- 19 – I believe the events described in this ethnography demonstrate the emergence of “decentralized authoritarianism.” The neoliberal regime of accumulation favors decentralized modes of organization in the name of local democracy. However, democracy is not always the primary motive for such reorganization.
- What are the interests of the state? As discussed above, the neoliberal state has shifted its priorities from the construction of citizenship to the stewardship of markets. The nation is an instrument for the creation of value for the market through the commodification of assets (including land, resources, and identities).
- 20 – Cindi Katz (1998) has suggested that nature can serve as an “accumulation strategy” in a context where community lands are directly commodified for tourist operators through ecotourism. In Chimalapas, efforts to establish this type of project—to commodify landscapes or environmental products—never got off the ground. As a green space, however, Chimalapas added value to whichever organization could claim it as a protected area.
- I increasingly see mainstream environmentalism as effecting a similar appropriation. Accumulation by conservation happens when environmental organizations from the global North appropriate land that is already well preserved. Once an area is re-produced as wilderness, its biodiversity becomes the symbolic property of the conserving institution. Many things get elided with this appropriation: the fact that well-preserved lands appear where alternative land regimes, such as common property, dominate over the private property systems in which conservation agencies are embedded; the history of struggle against state-led development in communities like Chimalapas; and the serious threats to ecology, such as global climate change, that neither start nor stop at the borders of a park enclosure.
- 21- This book is divided into three sections, focusing on historical time-space, environmental time-space, and environmental politics, respectively.
CHAPTER 1 – Shining Rivers: Chimalapas in Time and Space
- 27 – The various landscapes of the Chimalapas region that we will tour in this chapter—indigenous villages, forest hinterlands, regional towns, and cattle ranches—make material a series of distinct historical periods characterized by distinct state-making discourses, visions, and projects. Such projects have shaped not only how places look and feel, but also how the people who inhabit them feel, what political and economic claims they make, and the form their resistance takes.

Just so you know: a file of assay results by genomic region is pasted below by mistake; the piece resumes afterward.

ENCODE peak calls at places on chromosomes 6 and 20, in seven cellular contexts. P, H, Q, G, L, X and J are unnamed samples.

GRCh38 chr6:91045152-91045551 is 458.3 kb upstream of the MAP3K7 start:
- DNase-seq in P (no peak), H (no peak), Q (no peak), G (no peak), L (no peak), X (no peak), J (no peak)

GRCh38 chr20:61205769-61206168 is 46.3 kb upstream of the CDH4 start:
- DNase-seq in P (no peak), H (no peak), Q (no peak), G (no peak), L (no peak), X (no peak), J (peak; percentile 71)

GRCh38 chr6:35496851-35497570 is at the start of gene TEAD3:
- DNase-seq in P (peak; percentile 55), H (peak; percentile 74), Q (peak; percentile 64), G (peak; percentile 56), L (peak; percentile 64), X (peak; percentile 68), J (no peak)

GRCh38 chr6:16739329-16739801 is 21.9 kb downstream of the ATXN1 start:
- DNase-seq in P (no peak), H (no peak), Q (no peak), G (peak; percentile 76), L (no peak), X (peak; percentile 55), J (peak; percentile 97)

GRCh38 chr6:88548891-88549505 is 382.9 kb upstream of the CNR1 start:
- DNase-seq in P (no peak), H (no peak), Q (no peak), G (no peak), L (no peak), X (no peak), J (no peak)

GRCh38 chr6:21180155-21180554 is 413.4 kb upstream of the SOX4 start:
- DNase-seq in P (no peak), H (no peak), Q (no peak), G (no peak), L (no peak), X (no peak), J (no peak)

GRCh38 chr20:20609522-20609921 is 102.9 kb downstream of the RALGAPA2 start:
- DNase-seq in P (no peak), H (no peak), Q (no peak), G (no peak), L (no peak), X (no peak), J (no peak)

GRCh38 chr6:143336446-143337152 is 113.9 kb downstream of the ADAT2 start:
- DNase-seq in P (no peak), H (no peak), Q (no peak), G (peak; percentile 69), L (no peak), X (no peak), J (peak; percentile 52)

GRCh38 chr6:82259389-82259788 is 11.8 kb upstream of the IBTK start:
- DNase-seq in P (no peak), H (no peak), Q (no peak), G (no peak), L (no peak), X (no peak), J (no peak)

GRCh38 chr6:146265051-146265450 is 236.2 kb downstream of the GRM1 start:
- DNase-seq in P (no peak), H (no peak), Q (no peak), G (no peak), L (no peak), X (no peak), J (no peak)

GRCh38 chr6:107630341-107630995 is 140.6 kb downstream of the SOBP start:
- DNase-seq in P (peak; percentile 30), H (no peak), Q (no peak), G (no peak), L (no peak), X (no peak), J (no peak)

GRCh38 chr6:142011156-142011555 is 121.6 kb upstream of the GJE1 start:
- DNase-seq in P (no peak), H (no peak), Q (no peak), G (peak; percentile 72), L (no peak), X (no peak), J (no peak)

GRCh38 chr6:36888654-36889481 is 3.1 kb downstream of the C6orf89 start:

- 28 – In this chapter, I first look at how colonial space was produced in relation to the political and economic exigencies of the Spanish empire.
- 32 -Moreover, the general project of situating contemporary indigeneity within colonialism, capitalism, and modernity has been fruitful, and is an important foundation for historiography of indigenous subjectivity emerging in recent decades.
CHAPTER 2 – Megaprojects in Mexico’s South: Liberal Shadows in a Global Era
Conclusion: Decentralized Authoritarianism and Accumulation by Conservation in Chimalapas
- 168 – I have no doubt that the professionals in the WWF and the Ministry of the Environment wish to preserve Chimalapas and its wonderful array of flora and fauna. However, it is very difficult to see how this might be achieved using the models for conservation that we now have. These models promote technologies of mapping that lead to “green visibility” and attempt to juridically reconceptualize space in ways that emphasize ecology over agriculture, and that privilege the natural over the social environment. But they do not challenge the entrenched political and economic interests that pit social and natural values against each other.
- 169 – The representation of nature and the environment in relation to its spectacular features is tied to its commodification and accumulation through leisure and spectacle. Our consumption of nature reassures us thus that (over)consumption itself is not incompatible with the moral and practical imperative to save nature (Igoe, Neves, and Brockington 2010). The ecological vision of the forest is a way of seeing that transforms a particular place, home, or community into an accessible universal space. This vision has helped us to understand the presence and the importance of biodiversity. However, the model within which our ecological knowledge is produced and disseminated makes ecology another vehicle for the creation of political and economic value.
- Despite the demonstrable survival of jaguars and other endangered animals in the United States, and the undeniable onset of global climate change, northerners are largely absolved from the essential but difficult task of figuring out how to create a sustainable environment. In this division of labor, scientists and affluent consumers “see” and “know” while rural producers—usually in the global South—are expected to carry out solutions. We need to validate a new model, a productive social space that we humans might co-inhabit with jaguars, orchids, butterflies, and each other.